Many blog platforms have a default setting that places certain items (often called widgets) in the sidebar (the narrow column on the side). Two common default widgets are Archives and Categories.
The Archives widget displays a list the months of the year, with the most recent month listed first. Usually there’s a number next to each month indicating how many blog posts were made that month. Clicking on the month brings up the blog posts made during that month. I recommend deleting the Archive widget from your blog. It doesn’t serve a useful purpose, it takes up valuable space in the sidebar, and if you don’t post very often, the small number of posts listed for each month looks bad.
Having a list of blog post Categories in the sidebar is much more useful to visitors, especially for nonfiction author blogs. If someone has an interest in a particular topic, they can quickly and easily find more articles on that topic using the Categories list.
Each time you publish a blog post, you have the option of assigning a category to that post. The Categories widget displays a list of the categories you have used. Clicking on a category name takes the blog visitor to a page containing the articles in that category.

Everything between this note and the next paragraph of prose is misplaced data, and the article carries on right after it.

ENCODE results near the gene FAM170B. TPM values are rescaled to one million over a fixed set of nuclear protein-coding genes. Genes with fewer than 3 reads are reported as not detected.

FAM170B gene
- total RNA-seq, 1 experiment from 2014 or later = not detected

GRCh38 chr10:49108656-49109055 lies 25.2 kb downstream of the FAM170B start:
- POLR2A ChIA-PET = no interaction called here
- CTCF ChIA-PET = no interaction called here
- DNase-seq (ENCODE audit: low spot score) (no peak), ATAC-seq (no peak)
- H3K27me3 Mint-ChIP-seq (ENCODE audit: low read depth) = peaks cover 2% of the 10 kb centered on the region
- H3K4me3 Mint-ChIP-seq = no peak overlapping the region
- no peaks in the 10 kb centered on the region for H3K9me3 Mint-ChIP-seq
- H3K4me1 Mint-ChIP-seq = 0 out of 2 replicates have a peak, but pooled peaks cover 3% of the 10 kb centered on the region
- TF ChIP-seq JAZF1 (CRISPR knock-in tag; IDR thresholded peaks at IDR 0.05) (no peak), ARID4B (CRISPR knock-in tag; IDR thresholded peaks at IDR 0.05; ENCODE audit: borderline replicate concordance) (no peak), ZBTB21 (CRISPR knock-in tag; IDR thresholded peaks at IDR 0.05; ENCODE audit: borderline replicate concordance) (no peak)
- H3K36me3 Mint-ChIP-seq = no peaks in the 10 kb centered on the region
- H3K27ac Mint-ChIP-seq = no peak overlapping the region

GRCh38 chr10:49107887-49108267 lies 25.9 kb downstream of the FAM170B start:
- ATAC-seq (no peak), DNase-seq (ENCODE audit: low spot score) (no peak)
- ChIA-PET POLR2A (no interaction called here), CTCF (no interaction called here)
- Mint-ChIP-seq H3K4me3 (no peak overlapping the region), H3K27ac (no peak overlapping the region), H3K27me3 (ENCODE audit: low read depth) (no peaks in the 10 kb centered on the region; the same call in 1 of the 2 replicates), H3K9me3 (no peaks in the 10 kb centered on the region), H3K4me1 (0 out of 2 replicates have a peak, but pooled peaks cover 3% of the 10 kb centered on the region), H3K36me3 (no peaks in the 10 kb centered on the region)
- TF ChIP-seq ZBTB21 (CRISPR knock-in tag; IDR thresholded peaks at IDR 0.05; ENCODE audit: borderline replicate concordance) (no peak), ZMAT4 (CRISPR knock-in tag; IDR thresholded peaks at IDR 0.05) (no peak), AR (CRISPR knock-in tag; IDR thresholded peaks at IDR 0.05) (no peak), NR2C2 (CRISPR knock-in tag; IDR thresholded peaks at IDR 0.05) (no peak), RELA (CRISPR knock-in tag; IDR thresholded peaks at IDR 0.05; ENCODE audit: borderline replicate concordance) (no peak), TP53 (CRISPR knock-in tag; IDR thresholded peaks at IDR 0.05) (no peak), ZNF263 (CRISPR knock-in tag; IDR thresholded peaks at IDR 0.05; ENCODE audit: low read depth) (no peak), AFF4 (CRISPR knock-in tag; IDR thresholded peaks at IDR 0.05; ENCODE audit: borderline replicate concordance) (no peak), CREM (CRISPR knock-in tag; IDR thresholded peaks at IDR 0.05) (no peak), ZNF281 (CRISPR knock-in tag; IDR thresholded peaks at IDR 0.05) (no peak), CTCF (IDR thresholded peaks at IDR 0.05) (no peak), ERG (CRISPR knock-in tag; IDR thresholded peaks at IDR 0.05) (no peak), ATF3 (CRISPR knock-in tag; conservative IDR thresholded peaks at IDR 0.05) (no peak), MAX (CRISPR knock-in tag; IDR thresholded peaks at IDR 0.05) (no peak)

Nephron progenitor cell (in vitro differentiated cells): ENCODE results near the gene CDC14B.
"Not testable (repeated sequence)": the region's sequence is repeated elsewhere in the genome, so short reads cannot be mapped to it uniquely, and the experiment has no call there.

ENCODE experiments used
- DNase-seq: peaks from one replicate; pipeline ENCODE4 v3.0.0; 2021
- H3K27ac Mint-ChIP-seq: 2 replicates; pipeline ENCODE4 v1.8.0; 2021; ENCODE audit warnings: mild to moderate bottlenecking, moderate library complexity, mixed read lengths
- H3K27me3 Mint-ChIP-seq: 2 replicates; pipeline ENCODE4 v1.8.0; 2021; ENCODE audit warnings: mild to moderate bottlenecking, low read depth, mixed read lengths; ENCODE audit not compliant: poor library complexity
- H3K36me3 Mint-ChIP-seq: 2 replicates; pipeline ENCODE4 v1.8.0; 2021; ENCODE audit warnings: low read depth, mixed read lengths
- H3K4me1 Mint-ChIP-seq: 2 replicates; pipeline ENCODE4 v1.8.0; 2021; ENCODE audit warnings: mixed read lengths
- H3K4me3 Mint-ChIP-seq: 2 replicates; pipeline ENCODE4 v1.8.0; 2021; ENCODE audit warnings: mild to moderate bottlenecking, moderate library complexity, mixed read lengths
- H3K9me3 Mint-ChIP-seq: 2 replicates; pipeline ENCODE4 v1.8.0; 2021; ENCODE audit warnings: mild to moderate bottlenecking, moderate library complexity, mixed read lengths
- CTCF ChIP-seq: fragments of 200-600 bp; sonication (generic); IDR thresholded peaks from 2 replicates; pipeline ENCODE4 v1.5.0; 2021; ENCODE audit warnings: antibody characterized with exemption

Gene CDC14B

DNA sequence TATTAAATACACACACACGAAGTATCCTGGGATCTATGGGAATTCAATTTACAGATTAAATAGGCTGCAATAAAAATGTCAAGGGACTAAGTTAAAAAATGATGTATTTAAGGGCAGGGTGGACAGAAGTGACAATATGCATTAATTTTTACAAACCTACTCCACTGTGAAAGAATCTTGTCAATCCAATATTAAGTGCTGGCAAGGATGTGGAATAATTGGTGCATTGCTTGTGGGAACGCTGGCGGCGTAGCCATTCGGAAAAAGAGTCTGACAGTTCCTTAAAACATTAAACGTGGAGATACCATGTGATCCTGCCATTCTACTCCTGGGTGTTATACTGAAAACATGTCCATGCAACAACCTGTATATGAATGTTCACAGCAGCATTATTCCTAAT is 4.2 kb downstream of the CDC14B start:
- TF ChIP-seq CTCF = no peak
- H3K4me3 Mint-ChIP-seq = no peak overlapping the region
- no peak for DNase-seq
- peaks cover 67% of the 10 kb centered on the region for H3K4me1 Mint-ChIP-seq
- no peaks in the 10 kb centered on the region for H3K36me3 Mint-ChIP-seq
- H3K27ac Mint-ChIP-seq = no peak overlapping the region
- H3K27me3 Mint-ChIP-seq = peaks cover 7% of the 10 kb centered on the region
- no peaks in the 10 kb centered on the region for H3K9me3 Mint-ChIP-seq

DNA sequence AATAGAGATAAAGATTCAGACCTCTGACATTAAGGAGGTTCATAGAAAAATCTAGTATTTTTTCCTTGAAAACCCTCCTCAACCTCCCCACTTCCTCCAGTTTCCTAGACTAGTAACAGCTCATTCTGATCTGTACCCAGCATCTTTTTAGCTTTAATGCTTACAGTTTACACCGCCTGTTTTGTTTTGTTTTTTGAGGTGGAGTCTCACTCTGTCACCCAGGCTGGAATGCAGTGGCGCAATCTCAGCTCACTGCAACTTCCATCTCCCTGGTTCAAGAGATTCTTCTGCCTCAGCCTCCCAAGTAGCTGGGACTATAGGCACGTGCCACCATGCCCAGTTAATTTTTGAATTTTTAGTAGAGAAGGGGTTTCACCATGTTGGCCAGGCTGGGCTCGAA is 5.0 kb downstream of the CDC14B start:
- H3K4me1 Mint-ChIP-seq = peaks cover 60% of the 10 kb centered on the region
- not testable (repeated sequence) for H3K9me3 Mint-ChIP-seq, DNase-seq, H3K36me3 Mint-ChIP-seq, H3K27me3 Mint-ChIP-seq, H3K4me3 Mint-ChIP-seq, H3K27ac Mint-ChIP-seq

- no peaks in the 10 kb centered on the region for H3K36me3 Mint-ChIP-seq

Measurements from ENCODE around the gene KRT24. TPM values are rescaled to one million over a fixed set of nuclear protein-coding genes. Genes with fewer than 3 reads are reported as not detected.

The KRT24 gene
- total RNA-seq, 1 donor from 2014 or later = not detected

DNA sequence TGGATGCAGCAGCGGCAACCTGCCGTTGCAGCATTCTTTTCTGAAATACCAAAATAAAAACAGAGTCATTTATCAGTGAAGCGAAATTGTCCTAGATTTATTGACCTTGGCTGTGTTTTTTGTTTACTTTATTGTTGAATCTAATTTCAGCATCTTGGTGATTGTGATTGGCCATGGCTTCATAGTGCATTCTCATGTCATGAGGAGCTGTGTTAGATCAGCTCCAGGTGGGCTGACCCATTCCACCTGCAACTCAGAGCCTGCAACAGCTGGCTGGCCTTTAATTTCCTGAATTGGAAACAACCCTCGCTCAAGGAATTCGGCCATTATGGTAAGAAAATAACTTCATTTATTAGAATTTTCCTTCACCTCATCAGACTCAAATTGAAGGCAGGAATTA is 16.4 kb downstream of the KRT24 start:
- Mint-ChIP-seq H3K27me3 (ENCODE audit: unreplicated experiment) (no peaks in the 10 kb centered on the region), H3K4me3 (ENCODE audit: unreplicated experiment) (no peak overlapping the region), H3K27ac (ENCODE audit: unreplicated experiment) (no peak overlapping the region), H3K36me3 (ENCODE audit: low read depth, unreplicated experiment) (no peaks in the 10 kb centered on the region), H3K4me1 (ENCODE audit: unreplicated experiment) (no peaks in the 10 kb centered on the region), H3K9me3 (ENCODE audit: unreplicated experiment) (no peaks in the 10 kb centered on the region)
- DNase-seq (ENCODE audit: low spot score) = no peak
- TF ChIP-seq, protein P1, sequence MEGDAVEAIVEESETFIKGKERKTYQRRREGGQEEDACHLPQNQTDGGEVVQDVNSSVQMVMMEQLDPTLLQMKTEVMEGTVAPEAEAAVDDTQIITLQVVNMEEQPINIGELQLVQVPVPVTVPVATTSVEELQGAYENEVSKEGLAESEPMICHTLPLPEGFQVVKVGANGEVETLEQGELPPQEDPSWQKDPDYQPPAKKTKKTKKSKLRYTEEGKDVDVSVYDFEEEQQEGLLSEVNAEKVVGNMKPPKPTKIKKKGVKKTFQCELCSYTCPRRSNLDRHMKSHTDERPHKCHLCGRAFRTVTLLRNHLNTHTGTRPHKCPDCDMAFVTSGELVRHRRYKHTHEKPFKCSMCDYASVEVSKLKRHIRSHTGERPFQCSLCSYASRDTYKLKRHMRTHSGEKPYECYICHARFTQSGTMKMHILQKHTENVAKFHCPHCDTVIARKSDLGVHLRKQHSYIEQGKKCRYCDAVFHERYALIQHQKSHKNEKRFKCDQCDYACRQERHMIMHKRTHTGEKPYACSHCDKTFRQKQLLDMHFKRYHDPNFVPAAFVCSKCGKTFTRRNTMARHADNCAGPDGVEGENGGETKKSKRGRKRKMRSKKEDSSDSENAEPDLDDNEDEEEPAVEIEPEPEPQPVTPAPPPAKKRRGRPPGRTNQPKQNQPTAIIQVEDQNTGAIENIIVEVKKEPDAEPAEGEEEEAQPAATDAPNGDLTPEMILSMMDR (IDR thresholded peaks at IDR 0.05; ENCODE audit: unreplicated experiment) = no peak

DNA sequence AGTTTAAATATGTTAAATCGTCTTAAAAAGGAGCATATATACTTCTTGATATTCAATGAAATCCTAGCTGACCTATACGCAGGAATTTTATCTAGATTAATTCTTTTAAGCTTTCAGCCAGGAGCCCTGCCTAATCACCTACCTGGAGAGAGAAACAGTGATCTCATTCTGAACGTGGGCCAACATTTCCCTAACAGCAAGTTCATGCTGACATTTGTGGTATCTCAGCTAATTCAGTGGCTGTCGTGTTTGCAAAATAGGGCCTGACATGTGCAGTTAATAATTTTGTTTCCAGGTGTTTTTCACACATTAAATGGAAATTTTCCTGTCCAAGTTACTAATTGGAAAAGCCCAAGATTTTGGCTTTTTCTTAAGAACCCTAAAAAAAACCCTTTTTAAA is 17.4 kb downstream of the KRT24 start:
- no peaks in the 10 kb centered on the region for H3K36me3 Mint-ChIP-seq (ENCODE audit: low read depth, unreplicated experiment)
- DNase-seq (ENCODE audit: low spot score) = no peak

You may have the option of presenting your categories in cloud format. The cloud displays the category names in a cluster, rather than an alphabetical list, and the names of the most frequently used categories are shown in larger type. The cloud may be harder to read if you have very many categories, but it is more eye-catching than a list.
Another option is include category names in a navigation menu across the top of your blog. This works best if you have a small number of categories. You can use the menu in addition to or instead of the Categories widget in the sidebar.
On my own blog, I deleted the Categories widget and created a custom widget called “Book Marketing Resources,” which you can see it in the lower right column of this page. Most of these category links go to a page listing all the blog posts in that category, but several of them go to special resource pages that also list additional resources related to the category. For a sample resource page, see the Library & Educational Sales page.
Another way to use the categories feature is to link to a category page at the end of some of your blog posts. For example: See more articles about Blogs & Websites.
See this post to learn how to avoid common mistakes in using categories on author blogs.